Windows Sockets: Datagram Sockets
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This article describes datagram sockets, one of the two Windows Socket types available. (The other type is the stream socket.)
Datagram sockets support a bidirectional data flow that is not guaranteed to be sequenced or unduplicated. Datagrams also are not guaranteed to be reliable; they can fail to arrive. Datagram data may arrive out of order and possibly duplicated, but record boundaries in the data are preserved, as long as the records are smaller than the receiver's internal size limit. You are responsible for managing sequencing and reliability. (Reliability tends to be good on local-area networks [LAN] but less so on wide-area networks [WAN], such as the Internet.)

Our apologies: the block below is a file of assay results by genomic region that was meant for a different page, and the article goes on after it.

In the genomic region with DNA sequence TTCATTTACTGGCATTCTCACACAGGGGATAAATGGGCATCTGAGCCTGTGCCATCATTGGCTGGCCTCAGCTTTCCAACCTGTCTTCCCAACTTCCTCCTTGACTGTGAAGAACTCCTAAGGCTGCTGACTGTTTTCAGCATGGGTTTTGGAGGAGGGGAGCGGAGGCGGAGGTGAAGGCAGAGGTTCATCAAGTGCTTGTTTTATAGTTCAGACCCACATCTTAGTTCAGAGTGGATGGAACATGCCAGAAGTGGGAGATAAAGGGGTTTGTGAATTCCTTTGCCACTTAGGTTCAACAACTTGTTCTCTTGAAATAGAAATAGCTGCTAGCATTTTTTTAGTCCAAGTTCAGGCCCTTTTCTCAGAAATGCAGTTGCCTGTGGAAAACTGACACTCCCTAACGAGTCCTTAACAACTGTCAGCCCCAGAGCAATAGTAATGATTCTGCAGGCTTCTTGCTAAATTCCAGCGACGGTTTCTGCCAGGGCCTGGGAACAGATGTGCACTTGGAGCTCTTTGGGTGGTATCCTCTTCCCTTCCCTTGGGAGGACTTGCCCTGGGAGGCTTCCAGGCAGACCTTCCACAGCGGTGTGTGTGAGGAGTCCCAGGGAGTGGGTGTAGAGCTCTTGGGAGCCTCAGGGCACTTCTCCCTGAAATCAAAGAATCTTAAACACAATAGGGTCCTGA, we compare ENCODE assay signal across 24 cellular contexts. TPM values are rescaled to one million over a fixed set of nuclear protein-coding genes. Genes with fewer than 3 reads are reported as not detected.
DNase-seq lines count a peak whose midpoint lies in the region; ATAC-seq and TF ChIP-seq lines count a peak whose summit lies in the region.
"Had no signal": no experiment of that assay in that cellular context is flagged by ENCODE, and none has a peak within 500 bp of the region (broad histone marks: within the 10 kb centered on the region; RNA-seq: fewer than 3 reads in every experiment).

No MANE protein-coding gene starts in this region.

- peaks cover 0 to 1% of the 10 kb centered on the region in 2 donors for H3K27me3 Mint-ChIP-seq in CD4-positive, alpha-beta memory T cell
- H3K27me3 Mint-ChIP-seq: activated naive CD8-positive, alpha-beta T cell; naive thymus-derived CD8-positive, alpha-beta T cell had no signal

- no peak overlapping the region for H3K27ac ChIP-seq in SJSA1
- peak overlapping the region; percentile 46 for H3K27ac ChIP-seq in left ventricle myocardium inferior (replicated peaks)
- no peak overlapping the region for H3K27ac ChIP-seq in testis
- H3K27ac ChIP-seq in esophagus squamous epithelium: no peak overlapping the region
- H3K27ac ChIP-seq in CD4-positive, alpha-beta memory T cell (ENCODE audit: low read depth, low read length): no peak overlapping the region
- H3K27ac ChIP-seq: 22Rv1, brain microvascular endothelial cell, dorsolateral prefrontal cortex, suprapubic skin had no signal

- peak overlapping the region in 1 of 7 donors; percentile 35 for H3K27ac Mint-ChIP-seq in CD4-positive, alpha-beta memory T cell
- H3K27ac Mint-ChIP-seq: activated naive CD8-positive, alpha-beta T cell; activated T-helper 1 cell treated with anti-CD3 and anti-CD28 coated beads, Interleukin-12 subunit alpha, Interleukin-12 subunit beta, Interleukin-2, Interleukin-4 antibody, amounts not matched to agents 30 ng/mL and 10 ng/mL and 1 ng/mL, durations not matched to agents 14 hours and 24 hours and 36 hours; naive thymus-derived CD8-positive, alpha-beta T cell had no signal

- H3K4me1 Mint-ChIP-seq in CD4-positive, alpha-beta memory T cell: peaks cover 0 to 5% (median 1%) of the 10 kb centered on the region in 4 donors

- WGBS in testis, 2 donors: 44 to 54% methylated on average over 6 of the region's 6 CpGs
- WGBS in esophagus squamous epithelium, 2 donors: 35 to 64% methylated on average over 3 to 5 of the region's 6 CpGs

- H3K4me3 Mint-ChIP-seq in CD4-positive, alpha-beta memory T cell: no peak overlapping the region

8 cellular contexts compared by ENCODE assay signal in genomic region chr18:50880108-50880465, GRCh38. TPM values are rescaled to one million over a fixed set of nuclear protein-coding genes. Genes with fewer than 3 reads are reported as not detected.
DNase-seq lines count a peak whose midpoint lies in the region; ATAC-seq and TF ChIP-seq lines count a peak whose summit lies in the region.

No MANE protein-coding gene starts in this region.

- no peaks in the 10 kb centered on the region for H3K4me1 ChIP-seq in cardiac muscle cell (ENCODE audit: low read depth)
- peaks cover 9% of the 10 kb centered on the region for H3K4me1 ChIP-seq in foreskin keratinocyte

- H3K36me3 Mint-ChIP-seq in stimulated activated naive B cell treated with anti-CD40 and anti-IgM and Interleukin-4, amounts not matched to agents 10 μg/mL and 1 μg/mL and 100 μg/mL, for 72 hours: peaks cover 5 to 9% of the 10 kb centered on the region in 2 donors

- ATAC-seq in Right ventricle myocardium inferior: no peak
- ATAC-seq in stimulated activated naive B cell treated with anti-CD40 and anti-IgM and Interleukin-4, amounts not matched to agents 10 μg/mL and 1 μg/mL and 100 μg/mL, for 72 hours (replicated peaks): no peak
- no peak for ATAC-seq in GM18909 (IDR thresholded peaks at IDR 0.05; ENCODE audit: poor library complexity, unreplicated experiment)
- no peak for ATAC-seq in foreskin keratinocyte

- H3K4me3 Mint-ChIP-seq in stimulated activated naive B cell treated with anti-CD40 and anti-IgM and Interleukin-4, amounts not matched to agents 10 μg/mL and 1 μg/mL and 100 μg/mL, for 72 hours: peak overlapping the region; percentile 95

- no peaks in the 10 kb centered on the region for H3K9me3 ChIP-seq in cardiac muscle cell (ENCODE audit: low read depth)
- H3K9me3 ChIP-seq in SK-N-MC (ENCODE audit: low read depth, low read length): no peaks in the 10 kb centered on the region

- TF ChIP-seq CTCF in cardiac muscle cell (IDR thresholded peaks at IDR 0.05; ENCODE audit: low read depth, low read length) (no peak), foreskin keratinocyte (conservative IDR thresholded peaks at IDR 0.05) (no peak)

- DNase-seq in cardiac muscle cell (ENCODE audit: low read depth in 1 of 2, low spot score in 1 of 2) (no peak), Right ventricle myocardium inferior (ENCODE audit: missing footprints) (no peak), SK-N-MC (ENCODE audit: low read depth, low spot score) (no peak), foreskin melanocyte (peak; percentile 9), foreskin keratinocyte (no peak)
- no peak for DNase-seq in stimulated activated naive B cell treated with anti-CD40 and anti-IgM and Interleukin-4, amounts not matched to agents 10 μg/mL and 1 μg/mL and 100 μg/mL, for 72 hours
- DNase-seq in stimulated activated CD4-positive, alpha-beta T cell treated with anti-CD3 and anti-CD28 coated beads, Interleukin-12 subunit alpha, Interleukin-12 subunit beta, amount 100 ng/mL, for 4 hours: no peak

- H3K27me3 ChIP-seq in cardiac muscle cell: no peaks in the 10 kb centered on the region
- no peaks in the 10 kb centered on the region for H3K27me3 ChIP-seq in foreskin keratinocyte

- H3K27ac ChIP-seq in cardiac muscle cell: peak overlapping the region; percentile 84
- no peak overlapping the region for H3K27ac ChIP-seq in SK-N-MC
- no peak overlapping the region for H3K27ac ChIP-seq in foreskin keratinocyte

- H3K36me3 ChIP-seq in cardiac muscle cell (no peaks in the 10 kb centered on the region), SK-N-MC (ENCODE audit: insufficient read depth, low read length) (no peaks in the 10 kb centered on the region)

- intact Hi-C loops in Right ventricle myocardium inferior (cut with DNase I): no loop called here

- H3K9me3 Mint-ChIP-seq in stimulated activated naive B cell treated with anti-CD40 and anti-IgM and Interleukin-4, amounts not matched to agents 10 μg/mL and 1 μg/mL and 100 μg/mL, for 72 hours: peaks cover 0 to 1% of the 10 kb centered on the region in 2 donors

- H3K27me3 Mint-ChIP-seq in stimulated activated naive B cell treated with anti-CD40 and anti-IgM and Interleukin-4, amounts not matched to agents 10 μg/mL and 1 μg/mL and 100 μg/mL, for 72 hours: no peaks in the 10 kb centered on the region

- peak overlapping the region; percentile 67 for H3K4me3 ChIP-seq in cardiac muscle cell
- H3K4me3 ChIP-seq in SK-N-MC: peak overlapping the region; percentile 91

Datagrams are "connectionless", that is, no explicit connection is established; you send a datagram message to a specified socket and you can receive messages from a specified socket.
An example of a datagram socket is an application that keeps system clocks on the network synchronized. This illustrates an additional capability of datagram sockets in at least some settings: broadcasting messages to a large number of network addresses.
Datagram sockets are better than stream sockets for record-oriented data. For more information about datagram sockets, see the Windows Sockets specification, available in the Windows SDK.